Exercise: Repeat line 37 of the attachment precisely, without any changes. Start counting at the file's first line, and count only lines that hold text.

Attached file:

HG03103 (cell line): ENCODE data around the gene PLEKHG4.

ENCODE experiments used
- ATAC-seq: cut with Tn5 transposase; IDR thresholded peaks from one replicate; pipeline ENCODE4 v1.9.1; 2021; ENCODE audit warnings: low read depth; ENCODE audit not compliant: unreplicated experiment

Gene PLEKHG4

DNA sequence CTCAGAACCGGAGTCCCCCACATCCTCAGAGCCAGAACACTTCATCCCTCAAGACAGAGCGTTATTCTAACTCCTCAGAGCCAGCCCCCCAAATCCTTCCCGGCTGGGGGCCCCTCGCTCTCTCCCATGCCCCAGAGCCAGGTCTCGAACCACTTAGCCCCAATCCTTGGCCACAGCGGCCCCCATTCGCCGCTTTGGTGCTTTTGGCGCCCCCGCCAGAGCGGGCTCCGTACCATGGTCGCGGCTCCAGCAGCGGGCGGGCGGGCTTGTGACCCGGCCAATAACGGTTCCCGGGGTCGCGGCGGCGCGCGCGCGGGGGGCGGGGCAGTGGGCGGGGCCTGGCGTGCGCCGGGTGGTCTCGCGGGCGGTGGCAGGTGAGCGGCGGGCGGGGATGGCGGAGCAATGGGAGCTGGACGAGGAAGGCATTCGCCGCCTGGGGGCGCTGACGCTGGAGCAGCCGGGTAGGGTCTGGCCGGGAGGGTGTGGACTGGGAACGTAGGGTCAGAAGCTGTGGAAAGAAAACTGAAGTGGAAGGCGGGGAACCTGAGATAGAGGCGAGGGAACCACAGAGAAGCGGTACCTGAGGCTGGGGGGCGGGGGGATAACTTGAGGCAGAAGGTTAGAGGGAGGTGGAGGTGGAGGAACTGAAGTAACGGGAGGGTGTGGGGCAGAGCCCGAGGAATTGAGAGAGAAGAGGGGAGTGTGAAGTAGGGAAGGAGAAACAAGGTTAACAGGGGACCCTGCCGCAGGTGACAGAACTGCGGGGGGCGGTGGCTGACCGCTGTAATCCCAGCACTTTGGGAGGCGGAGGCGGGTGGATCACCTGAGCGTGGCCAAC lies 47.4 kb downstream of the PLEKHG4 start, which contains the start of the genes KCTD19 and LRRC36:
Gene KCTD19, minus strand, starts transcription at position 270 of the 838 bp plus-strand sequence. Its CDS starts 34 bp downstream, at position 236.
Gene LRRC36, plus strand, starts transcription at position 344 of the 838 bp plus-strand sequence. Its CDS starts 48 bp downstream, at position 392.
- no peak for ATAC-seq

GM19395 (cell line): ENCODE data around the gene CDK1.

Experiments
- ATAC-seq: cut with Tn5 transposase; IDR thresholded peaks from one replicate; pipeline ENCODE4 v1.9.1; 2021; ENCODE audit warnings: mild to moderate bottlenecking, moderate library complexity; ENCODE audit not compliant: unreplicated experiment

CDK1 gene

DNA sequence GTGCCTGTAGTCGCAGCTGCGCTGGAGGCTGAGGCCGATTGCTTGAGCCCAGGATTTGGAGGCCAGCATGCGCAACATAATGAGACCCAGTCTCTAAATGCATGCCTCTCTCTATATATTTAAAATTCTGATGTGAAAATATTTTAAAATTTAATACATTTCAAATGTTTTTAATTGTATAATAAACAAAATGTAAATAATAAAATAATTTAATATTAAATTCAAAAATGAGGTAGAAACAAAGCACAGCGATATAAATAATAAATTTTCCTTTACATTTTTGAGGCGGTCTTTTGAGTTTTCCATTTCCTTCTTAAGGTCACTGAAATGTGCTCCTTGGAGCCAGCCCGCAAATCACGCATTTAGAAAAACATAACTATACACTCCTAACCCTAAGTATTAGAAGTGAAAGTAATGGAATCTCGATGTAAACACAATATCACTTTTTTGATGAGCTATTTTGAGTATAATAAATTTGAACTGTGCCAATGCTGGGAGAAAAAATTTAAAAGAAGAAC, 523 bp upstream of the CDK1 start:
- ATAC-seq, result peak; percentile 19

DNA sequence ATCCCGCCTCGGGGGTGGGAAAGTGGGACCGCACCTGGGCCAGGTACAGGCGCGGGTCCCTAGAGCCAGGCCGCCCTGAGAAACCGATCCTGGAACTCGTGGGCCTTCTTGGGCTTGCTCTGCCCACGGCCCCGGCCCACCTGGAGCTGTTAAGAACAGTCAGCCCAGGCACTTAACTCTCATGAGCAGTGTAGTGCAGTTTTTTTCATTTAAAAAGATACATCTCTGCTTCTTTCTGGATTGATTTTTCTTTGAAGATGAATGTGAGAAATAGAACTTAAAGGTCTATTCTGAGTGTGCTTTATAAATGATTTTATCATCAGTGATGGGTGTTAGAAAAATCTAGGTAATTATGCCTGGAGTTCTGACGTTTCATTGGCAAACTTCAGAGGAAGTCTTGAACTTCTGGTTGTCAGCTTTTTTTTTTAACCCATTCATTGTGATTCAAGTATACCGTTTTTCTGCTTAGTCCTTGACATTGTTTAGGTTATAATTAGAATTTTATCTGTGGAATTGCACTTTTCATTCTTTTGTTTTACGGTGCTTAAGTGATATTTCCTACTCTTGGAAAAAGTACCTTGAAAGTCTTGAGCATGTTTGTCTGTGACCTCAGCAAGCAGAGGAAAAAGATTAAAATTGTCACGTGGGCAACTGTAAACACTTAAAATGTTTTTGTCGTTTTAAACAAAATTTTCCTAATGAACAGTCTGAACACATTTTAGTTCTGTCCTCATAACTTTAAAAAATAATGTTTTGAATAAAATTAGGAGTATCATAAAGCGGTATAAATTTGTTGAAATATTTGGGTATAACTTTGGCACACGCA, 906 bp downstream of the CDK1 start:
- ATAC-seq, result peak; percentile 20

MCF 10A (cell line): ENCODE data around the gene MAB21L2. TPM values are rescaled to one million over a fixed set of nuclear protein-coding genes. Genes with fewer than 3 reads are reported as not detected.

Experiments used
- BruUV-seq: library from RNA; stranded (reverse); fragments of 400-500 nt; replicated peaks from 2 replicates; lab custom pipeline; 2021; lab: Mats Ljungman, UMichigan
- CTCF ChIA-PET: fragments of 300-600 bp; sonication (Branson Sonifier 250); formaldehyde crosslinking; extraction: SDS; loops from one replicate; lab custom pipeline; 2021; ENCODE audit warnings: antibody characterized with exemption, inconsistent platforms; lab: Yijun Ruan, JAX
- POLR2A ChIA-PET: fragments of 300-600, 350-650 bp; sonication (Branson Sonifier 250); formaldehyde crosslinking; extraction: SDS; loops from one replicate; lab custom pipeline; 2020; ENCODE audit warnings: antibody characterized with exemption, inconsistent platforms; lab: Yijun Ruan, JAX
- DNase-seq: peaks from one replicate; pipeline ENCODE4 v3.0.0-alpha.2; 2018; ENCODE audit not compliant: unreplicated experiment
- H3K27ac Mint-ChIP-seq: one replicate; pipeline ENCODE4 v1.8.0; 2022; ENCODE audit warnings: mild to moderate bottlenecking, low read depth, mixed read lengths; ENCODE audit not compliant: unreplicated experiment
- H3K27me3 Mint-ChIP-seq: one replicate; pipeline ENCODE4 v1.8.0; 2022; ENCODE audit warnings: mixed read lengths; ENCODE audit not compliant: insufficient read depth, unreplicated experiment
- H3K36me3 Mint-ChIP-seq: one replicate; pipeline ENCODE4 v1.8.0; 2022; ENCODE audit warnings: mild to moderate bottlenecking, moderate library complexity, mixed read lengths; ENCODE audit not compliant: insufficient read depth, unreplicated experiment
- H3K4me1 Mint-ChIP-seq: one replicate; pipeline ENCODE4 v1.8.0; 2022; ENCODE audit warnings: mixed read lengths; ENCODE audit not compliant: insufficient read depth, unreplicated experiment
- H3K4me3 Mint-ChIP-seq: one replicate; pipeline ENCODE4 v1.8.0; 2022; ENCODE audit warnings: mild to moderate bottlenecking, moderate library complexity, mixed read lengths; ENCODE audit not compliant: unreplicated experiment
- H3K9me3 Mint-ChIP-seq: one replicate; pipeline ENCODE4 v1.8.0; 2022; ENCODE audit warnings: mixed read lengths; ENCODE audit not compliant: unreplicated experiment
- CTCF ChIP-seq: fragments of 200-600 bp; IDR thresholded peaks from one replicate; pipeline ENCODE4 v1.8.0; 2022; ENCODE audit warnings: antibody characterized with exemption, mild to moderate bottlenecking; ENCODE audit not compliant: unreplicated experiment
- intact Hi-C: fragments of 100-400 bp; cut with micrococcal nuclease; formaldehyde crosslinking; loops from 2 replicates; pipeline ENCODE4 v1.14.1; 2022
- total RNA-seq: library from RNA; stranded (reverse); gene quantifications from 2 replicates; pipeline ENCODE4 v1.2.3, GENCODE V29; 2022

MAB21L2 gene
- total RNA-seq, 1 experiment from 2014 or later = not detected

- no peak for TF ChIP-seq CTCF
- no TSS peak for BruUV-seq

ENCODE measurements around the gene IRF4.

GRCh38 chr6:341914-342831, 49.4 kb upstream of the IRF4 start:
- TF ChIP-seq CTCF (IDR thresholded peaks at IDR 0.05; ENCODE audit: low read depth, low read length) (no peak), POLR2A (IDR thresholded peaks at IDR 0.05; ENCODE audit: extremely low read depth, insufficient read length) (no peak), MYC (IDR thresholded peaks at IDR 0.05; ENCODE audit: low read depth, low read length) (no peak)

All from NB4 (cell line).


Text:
GRCh38 chr6:341914-342831, 49.4 kb upstream of the IRF4 start: